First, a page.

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Humanity is not trapped in a deadly game with Earth – there are solutions | David Wengrow

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AAt the start of the Cop26 climate summit, scientists and activists largely agree that our dominant cultural system has put us and our planet on the path to disaster. They agree that it is time to change course. Yet at this critical moment we find ourselves paralyzed, with new horizons closed by a false prospectus of human possibilities based on mythological conceptions of history.

We only have to look at the notion that underlies our idea of ​​human development. In this story, our species was born out of egalitarian bands of hunters and foragers, becoming one with their environment, only to fall out of favor in a state of inequality. In this ‘coming of age’ fairy tale, we humans started out in innocence, then developed on a journey of technological discovery – from foragers to farmers to farmers. fossil fuels – which allowed our “advancement” but saw us relinquish our original freedoms. . We have “civilized” to find ourselves locked in a standoff with nature which now threatens the planet.

Creativity, we are told, has always been the exception in human societies, not the norm. It came, supposedly, in exceptional bursts – the agricultural, urban, industrial revolutions – each of which was followed by long sterile years in which we remained prisoners of our own creations.

We could live in societies of equals, the story goes, when we were few, our lives and our needs were simple. From this perspective, small means egalitarian, in balance with each other and with nature. Large means complex, which involves the hierarchy, exploitation and competitive extraction of the Earth’s resources. Now, as the human population approaches eight billion, we must draw the obvious and gloomy conclusions. There is no sense in fighting the inevitable. Between entrenched neoliberalism and the pressures of our economy of growth or death, what hope do we really have for progress?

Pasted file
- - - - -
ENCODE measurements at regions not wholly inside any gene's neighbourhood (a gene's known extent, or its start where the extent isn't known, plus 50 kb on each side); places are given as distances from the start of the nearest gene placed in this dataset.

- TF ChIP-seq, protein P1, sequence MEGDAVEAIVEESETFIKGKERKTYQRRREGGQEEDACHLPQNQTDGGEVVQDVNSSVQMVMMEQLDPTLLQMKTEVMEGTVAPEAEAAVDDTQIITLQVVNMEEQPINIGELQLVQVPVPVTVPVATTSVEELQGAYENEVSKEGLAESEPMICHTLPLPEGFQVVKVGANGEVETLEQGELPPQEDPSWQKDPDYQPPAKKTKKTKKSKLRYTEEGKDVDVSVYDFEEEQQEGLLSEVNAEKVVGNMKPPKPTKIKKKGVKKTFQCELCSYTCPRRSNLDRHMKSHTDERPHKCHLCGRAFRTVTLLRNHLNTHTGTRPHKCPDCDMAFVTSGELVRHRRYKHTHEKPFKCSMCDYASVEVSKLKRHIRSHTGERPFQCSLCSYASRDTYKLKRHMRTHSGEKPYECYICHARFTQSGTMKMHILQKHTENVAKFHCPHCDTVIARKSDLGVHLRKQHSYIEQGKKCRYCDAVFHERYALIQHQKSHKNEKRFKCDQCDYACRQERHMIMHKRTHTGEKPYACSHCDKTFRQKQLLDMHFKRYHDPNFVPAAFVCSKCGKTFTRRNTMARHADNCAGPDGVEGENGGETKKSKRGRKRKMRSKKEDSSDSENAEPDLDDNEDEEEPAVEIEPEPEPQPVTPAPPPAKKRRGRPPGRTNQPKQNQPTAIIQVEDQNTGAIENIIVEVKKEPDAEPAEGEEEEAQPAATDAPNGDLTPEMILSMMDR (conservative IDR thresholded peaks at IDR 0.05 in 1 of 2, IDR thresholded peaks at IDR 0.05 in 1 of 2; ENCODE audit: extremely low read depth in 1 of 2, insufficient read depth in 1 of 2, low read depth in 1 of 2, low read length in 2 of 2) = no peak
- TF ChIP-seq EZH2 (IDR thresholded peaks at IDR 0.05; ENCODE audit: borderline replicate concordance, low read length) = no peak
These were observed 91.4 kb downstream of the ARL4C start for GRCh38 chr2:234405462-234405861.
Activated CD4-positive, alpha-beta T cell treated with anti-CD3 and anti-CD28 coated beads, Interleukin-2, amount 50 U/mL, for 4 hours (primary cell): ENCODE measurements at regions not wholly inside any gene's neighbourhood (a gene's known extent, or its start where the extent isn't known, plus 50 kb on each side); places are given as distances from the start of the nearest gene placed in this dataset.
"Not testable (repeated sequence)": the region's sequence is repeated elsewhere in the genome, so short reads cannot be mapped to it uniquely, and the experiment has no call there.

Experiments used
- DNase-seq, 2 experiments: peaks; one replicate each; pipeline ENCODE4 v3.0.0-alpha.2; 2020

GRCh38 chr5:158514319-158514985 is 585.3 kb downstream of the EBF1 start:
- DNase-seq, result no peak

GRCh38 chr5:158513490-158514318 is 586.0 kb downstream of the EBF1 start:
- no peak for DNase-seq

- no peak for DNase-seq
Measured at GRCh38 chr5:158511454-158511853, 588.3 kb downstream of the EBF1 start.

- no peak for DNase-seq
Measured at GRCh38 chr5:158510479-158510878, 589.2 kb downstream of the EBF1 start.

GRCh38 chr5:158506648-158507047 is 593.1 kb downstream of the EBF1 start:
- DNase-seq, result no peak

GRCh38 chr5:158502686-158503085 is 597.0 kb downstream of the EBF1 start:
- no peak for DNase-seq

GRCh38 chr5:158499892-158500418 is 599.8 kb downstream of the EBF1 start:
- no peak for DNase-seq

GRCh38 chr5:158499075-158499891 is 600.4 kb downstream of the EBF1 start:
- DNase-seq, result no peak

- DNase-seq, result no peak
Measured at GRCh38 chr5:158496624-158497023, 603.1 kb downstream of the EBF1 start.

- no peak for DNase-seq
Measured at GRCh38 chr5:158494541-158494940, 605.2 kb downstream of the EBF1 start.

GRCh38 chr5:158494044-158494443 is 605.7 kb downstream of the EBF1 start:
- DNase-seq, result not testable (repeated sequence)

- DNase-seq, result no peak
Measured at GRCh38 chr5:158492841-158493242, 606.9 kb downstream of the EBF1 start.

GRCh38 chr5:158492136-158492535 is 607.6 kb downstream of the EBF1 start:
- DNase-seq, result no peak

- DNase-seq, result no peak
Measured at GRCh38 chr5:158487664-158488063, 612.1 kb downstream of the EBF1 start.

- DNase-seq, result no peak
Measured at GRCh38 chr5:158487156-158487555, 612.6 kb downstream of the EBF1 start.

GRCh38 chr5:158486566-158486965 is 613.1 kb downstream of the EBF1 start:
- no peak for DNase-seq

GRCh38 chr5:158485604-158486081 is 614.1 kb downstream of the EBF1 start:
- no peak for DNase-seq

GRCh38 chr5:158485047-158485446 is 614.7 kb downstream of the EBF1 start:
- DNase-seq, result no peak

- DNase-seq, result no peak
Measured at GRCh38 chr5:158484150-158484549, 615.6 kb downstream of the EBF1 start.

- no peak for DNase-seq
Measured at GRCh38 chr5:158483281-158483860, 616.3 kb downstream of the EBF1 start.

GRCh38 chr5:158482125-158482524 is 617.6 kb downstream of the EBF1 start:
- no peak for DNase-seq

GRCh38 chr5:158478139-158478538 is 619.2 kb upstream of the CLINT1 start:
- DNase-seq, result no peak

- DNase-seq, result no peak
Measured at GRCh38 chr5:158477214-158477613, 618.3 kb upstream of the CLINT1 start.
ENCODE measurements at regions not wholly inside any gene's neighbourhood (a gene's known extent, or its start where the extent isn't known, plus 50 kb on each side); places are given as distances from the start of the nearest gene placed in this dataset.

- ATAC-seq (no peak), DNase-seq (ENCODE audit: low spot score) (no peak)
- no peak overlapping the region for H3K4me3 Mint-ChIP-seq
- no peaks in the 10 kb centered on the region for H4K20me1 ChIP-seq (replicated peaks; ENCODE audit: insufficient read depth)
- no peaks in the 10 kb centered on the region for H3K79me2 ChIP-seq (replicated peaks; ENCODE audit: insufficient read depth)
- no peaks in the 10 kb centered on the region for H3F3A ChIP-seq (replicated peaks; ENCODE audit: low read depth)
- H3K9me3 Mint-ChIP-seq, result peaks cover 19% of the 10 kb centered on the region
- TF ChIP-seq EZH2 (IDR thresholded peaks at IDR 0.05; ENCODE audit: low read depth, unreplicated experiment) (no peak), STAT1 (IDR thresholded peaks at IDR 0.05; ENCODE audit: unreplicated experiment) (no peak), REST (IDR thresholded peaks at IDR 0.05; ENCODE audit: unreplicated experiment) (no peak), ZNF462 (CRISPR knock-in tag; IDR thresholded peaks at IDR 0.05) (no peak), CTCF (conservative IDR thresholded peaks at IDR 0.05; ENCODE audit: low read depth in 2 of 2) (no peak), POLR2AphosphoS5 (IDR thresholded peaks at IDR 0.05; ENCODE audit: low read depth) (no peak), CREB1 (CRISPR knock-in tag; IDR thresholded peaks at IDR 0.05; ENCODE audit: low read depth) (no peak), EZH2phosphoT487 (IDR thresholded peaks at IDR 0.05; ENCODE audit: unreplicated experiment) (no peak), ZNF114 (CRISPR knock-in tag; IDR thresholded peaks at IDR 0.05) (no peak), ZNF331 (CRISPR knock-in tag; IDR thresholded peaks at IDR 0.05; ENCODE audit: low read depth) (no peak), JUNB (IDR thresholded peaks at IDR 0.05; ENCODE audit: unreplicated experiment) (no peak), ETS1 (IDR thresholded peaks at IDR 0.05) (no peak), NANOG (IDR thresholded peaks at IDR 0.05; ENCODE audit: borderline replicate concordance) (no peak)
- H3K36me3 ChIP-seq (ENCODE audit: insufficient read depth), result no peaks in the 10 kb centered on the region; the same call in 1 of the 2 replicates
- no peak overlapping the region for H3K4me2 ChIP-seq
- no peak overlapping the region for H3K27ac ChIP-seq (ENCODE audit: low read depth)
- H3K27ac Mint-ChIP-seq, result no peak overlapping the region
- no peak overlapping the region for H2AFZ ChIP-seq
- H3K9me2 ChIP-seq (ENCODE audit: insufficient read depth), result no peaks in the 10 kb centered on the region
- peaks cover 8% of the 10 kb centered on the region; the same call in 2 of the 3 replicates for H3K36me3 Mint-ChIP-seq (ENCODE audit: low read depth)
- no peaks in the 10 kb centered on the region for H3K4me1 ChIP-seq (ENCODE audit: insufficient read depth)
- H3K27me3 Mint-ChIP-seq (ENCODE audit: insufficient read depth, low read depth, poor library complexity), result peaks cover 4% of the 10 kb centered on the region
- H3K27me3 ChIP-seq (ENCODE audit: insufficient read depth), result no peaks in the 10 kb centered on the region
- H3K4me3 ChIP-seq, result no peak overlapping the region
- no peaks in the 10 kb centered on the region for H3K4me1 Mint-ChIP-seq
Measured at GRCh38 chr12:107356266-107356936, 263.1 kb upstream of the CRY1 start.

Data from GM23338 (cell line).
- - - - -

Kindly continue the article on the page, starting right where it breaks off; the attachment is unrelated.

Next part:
But it turns out that nothing in this familiar conception of human history is really true.

To be clear, the myth itself is not the issue here. As all societies have their science, all societies have their myths. The problems start when we confuse our myths with physical or social science. In fact, the greatest mythical structures in history that we have deployed over the past few centuries simply don’t work anymore: they are impossible to reconcile with a flood of new evidence about the human past that is now before our eyes. And the categories and meanings they promote are vulgar, hackneyed, and politically disastrous.

Over the past decades, our scientific means of understanding the past, both of our species and of our planet, have advanced at breakneck speed. Scientists in 2021 may not encounter alien civilizations in distant star systems, but we do encounter radically different forms of society beneath our feet: forgotten ways of being human and living together in large numbers. Paths not taken.

We see garden cities without centers, governed in a truly democratic way; of societies which adapted to the seasons, alternating freely between modes of life and organization – egalitarian and hierarchical – as they did; we see, in the mirror of our past, empire-sized coalitions and confederations, held together by cooperation and consensus, not by force.